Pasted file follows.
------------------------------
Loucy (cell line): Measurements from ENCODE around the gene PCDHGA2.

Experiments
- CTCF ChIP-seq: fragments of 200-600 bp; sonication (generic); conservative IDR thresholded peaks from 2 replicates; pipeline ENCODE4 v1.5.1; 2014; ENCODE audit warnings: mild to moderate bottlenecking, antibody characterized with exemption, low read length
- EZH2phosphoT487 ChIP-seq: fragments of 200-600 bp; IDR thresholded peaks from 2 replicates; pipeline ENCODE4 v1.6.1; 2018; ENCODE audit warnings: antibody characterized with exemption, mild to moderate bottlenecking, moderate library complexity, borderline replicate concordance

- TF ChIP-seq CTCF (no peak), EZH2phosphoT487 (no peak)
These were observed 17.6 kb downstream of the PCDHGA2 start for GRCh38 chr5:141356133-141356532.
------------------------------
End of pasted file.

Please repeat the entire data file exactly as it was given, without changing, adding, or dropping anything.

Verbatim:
Loucy (cell line): Measurements from ENCODE around the gene PCDHGA2.

Experiments
- CTCF ChIP-seq: fragments of 200-600 bp; sonication (generic); conservative IDR thresholded peaks from 2 replicates; pipeline ENCODE4 v1.5.1; 2014; ENCODE audit warnings: mild to moderate bottlenecking, antibody characterized with exemption, low read length
- EZH2phosphoT487 ChIP-seq: fragments of 200-600 bp; IDR thresholded peaks from 2 replicates; pipeline ENCODE4 v1.6.1; 2018; ENCODE audit warnings: antibody characterized with exemption, mild to moderate bottlenecking, moderate library complexity, borderline replicate concordance

- TF ChIP-seq CTCF (no peak), EZH2phosphoT487 (no peak)
These were observed 17.6 kb downstream of the PCDHGA2 start for GRCh38 chr5:141356133-141356532.